• Real-time data from signals connected to different signal systems shall be viewable on the same interface (regional display).
  • The location and status of ITS devices in the Spokane region consisting of controllers, CCTV, DMS, and freeway link detectors shall be viewable on the same display.
  • The TMC operator shall have the capability to implement changes to signal timing plans on different systems through a common application interface.
  • PTZ of CCTV cameras and command of DMS shall be available to privileged users outside of the TMC.
  • Data from freeway link detectors shall be archived and available on-line for analysis.
  • A traveler information website shall be provided to display current ITS device status and transportation conditions data, including incident and event locations, streaming CCTV video, and an email alerts feature.
  • Incident and event data from CARS (Note: The WSDOT CARS application provides incident reporting and management, and can be used to provide an interface to WSDOT's 511 system) shall be integrated into the regional application interface. Architecture

The SRTMS high-level architecture is shown in Figure 16-6. Both ATMS retain their communications connections to field devices. Web Services are used for the majority of the C2C functionality using XML (extensible Markup Language) over SOAP (Simple Object Access Protocol) and CORBA for the Center-to-Center (C2C) link to carry data objects requiring the Near Real Time Data Service (NRTDS). The XML and SOAP interface provides the data and control interface from each system to the regional application. From the regional application, City and County users can "log in" to the system for secure view and control of all ITS devices. Public users and other partner agencies can be provided "view only" access to the same data by inserting a firewall between the SRTMS and the Internet. From outside the City/County WAN, public and partner agency users access the view-only portion of the SRTMS by browsing to a URL through any basic web browser and privileged users can access the restricted features of the software by logging in via a web browser. This is a significant advantage of using web-services technology for providing the regional center-to-center features.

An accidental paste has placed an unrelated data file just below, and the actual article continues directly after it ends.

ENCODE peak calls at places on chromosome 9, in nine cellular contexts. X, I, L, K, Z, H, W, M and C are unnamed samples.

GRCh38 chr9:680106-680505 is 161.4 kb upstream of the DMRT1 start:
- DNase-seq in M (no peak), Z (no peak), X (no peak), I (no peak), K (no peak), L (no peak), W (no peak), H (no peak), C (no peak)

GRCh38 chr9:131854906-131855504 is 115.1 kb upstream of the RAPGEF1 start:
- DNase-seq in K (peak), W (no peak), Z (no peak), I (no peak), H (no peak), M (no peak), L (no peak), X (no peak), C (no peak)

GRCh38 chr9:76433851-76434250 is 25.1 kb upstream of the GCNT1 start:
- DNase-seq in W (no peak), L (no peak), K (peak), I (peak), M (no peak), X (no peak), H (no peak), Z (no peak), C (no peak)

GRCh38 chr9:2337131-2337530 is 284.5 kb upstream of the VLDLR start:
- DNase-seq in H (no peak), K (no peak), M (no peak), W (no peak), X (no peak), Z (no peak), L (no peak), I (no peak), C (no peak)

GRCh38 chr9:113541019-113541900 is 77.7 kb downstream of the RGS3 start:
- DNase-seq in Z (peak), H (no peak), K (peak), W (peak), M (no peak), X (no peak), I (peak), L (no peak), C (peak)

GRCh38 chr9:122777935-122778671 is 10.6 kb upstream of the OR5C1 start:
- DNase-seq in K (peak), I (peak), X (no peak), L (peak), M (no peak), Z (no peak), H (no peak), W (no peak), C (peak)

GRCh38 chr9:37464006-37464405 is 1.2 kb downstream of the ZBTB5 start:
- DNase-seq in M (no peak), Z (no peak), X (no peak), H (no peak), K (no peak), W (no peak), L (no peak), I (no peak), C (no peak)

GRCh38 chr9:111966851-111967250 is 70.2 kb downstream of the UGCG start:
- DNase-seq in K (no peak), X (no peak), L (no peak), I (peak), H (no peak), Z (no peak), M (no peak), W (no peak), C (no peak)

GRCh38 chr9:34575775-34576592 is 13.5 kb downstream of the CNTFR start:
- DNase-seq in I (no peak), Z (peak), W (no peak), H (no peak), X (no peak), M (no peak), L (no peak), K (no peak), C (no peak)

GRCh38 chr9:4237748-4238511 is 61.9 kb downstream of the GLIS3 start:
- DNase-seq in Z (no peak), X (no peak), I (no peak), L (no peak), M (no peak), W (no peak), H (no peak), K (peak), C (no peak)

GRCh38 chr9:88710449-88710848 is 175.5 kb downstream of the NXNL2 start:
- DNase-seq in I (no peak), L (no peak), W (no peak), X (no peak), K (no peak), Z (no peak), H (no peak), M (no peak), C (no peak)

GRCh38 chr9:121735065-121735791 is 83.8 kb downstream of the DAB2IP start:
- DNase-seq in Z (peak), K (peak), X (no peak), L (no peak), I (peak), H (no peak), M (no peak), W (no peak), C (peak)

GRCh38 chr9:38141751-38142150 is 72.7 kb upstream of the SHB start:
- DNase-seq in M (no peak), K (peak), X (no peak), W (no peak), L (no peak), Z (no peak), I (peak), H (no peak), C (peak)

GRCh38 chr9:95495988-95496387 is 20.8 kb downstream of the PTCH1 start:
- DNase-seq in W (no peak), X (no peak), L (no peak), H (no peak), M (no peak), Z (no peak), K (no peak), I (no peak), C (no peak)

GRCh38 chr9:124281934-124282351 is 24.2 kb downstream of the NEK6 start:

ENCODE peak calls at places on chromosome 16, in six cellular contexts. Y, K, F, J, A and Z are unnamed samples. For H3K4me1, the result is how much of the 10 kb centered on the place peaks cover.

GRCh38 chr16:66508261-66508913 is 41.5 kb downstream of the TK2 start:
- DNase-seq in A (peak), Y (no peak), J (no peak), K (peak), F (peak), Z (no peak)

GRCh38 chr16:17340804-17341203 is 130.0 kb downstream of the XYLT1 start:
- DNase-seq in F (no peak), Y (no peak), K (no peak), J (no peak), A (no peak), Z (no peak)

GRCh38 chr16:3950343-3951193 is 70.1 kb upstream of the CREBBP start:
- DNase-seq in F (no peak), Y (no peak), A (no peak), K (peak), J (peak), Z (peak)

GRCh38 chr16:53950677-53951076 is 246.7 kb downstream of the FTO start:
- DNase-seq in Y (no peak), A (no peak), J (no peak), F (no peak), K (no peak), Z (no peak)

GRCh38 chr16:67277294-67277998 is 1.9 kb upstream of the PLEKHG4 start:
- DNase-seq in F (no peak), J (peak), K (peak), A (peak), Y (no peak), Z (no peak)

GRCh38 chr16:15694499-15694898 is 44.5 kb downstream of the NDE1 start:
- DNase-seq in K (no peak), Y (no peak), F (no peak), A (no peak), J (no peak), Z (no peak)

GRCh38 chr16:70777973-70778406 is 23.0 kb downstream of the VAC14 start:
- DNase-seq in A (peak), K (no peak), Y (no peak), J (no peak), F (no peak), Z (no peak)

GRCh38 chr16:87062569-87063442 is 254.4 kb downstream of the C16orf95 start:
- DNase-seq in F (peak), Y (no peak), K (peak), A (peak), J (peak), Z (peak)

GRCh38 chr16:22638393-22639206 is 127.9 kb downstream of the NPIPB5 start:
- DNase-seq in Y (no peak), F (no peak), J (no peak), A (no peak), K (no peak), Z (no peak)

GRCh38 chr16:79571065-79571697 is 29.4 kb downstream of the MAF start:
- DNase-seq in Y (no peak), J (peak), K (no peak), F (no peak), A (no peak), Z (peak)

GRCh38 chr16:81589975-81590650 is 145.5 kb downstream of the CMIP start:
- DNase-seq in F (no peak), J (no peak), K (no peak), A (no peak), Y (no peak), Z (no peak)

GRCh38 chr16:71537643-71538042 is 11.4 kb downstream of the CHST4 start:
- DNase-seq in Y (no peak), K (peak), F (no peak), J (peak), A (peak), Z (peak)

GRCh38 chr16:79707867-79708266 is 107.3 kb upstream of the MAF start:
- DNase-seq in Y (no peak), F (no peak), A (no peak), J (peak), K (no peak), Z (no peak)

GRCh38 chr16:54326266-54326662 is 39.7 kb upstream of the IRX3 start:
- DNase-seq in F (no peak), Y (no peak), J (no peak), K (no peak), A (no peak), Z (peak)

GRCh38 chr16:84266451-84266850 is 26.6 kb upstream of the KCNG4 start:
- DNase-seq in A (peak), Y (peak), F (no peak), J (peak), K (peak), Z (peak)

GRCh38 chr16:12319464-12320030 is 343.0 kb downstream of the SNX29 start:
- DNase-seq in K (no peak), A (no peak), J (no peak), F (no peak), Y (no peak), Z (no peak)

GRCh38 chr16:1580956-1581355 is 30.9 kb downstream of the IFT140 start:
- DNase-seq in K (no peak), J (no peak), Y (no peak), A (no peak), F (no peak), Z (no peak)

high-level architecture diagram for the Spokane Regional Traffic Management System

Figure 16-6: SRTMS Architecture D

The implementation of the regional management concept is via a component-based software design centered around a commercially available product. The components of SRTMS are shown in Figure 16-7. The regional map interface is the main framework for the application components and the means by which users log in and are validated to view information (maps, tables, etc.) and access controls, and administrators manage users and access. Other component modules within this framework include:

  • Streaming CCTV video, including PTZ and archiving
  • PeMS (Data archiving and analysis)
  • Response Plan / Strategy Implementation
  • DMS control
  • Status Viewer
  • Event Tracker (interface to CARS)
  • Users & Security
schematic of the modules of the Spokane Regional Traffic Management System

Figure 16-7: SRTMS Components D

The components shown in Figure 16-7 are built in a Web-services framework. Each web service (e.g. DMS data/controls, link data, etc.) is implemented as an application servlet with an interface to the user's browser using a Java Server Page (JSP). Persistent data (e.g. device locations, street names, ID numbers, etc.) are stored in a standard COTS database and a facade to the data is provided using "session" and "entity" JavaBeans in an applications server. This provides independence of the interface layer (the Java Server Pages and servlets) from the database schema design. In practical terms, these technology selections allow for highly maintainable (bug fixes do not require modifications to many modules), flexible (adding new features is straightforward by re-using existing patterns with new business logic), and scalable (adding new device or device types is managed in a pattern-based way) code.